We love God because He is our Father. He loves us because we are His children. He wants us to be happy. We cannot be eternally happy without enduring difficult things. Any other view of religious zeal without this understanding is fruitless.

But the Art of Godly Grafting is not.

-Daniel Mortenson

(Last Last sidenote: I’ll be returning to BYU in January to continue my studies while my ankle heals)

If thou art called to pass through tribulation…

A month and a day ago, I was pulled out of Colombia.

Remember when I told you that I sprained my ankle in the CCM in January?

Well, turns out that it didn’t heal. I realized in early June that it was getting worse–not better. And so I went to the doctor. We did X-rays, we did MRIs. And then they told me that I needed to come home for surgery.

I have osteochondritis dissecans of the talus bone in my ankle. Or for you non-orthopedic surgeons, a broken ankle.

Within 24 hours of realizing that I would be returning early, I was on a plane to Miami, and then to Las Vegas.

The next day I was extended an honorable release with every hope that I will return to the mission field soon, after recovery.

The miracles of the mission, however, have not ceased in my life.

I won’t lie. The first 2 or 3 weeks were probably the worst of my life. I felt orphaned by the system, ¬†like a mango that has barely begun to grow, still small, green and sour, that got plucked off of the fertile branch just as I began to believe that one day I would become large and orange and juicy, that one day I would really begin to see the fruits of my mission service in Colombia.

I sat at home for the first 2 weeks, stunned at the lack of schedule and structure in my life. Drifting and dreaming and longing to wake up from what seemed to be a detour, a split from the optimal desired path for my life. Like I somehow had done something to splinter off of the celestial trajectory that I convinced myself I was living before I came home.

However, with some help from my family, my bishop, and some great friends of mine, I am doing much better. I am working full-time again, so I keep busy, and I am mentally stable once again. At least as stable than my weak ankle. ūüôā

I began to study like a missionary again, with some friends who will be serving in South America shortly. I began to teach the English-Second-Language classes in my stake, and I am slowly accepting and understanding better that I did not fall off of the horse of righteousness. My Father in Heaven’s will for my life was not frustrated.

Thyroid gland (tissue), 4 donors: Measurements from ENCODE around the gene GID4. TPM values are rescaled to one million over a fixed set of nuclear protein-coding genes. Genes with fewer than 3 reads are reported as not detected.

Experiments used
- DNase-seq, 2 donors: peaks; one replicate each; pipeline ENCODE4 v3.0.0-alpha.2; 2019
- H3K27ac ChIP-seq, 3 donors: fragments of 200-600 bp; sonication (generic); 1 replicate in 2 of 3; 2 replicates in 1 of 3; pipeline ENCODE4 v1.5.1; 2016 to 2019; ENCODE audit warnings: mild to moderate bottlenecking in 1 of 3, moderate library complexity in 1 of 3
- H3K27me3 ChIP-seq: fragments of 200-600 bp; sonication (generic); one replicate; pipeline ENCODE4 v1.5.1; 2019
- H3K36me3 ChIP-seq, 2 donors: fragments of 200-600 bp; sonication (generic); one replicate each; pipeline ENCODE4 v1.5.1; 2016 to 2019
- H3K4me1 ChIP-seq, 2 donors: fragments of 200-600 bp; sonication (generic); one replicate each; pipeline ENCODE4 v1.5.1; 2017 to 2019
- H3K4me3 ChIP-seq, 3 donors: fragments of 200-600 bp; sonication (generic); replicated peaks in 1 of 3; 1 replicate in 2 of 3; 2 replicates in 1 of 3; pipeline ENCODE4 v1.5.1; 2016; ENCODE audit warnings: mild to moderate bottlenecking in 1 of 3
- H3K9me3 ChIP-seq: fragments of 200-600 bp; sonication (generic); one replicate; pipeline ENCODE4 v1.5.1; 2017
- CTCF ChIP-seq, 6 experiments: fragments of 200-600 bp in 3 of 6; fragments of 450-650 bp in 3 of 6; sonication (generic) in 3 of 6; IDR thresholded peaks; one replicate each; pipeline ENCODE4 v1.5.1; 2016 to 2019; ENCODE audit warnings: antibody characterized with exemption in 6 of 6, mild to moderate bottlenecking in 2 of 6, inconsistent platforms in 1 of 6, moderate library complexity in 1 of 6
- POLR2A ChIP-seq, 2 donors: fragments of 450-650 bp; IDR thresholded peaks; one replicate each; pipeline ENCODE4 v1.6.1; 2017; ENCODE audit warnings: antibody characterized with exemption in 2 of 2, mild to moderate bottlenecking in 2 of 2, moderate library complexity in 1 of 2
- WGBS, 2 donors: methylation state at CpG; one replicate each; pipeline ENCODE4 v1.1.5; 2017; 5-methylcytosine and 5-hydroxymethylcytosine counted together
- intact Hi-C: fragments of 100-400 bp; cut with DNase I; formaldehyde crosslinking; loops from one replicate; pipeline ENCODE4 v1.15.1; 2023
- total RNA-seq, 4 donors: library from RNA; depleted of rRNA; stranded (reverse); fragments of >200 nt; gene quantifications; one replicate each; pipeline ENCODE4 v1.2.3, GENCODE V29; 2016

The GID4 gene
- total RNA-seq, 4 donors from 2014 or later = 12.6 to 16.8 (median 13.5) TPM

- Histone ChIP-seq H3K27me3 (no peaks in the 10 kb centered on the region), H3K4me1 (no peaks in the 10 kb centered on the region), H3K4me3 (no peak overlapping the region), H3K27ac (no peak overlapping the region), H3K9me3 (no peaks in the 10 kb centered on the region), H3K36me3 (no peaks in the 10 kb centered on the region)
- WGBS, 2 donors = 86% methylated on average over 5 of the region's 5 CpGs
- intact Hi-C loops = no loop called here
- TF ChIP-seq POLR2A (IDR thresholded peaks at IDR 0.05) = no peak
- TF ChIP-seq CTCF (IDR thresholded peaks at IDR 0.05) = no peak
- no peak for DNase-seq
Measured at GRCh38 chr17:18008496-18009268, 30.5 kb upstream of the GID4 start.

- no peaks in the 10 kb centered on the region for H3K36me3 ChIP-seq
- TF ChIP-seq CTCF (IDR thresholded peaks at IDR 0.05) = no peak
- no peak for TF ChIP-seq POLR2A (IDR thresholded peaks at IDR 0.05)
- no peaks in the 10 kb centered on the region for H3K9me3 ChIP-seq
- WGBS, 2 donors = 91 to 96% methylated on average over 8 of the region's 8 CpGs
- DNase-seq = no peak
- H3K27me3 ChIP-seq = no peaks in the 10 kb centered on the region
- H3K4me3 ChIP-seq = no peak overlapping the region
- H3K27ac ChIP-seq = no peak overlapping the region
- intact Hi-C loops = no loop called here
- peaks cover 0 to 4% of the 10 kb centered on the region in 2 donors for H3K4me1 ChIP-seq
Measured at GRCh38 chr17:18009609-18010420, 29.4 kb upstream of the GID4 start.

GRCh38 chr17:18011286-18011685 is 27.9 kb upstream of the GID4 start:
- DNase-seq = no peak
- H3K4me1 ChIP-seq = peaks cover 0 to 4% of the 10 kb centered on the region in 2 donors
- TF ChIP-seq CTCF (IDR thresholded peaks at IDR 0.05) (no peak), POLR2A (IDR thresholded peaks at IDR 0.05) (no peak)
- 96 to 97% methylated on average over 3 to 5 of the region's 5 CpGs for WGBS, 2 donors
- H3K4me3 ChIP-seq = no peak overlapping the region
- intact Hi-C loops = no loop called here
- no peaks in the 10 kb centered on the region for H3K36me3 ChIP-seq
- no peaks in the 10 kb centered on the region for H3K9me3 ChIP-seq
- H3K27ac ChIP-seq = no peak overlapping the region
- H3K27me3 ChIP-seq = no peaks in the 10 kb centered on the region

I am exactly where I should be.

I don’t pretend to understand everything. And things are still difficult. But thats why it’s called “enduring to the end” or rather, the Spanish “Perseverar hasta el fin”.

Persevere until the end.

I don’t know when I will be back to the mission. But I will be back.


√Člder Daniel Mortenson

Misión Colombia BarranquillaWIN_20160725_18_37_29_Pro

What wouldn’t you do… (6/6/16)

IMG_0002Today, for our District Preparation Day Activity, we decided to go to Pizza Hut,

para disfrutar la comida t√≠pica del pais antiguo (to enjoy the typical food of “the old country”)

We got in a taxi, and went to a shopping center where a member had told us there was a Pizza Hut. When we got there, we realized that the member had said “Pizza Hot, not Pizza Hut.

But we ran into one of the awesome sisters from our ward there, and she told us that there was a Pizza Hut at a different address. So we got in another taxi and went there. Only to realize that she too had mistaken Pizza Hot for Pizza Hut.

So then we called an Elder who had the card for a Papa John¬īs, having lost all hope of finding a Pizza Hut.

We went to that address, only to find that it didn¬īt exist.

So we asked a few men sitting on the curb. They gave us a different address.

We went to that address, only to find that it didn¬īt exist. Again.

So we asked a group of 4 taxistas (taxi drivers) And they gave us another address.

At long last, we arrived at Papa John¬īs, and truly enjoyed a wonderful meal of BBQ Hawaiian and Italian Pizza. It was incredible.

Moral of the story, if you are looking for peace, or answers, or an American Pizzeria in Colombia, don¬īt give up! Keep praying! Keep reading! Keep the commandments! What aren¬īt you willing to do to reach your goal? Will you ask more people? Will you pray harder and longer?

Your father in Heaven is waiting to bless you. Just show him that you¬īre willing to accept the blessings through your obedience, and He will pour out blessings into your lives.

And they will be delicious!

Con amor,

√Člder Mortenson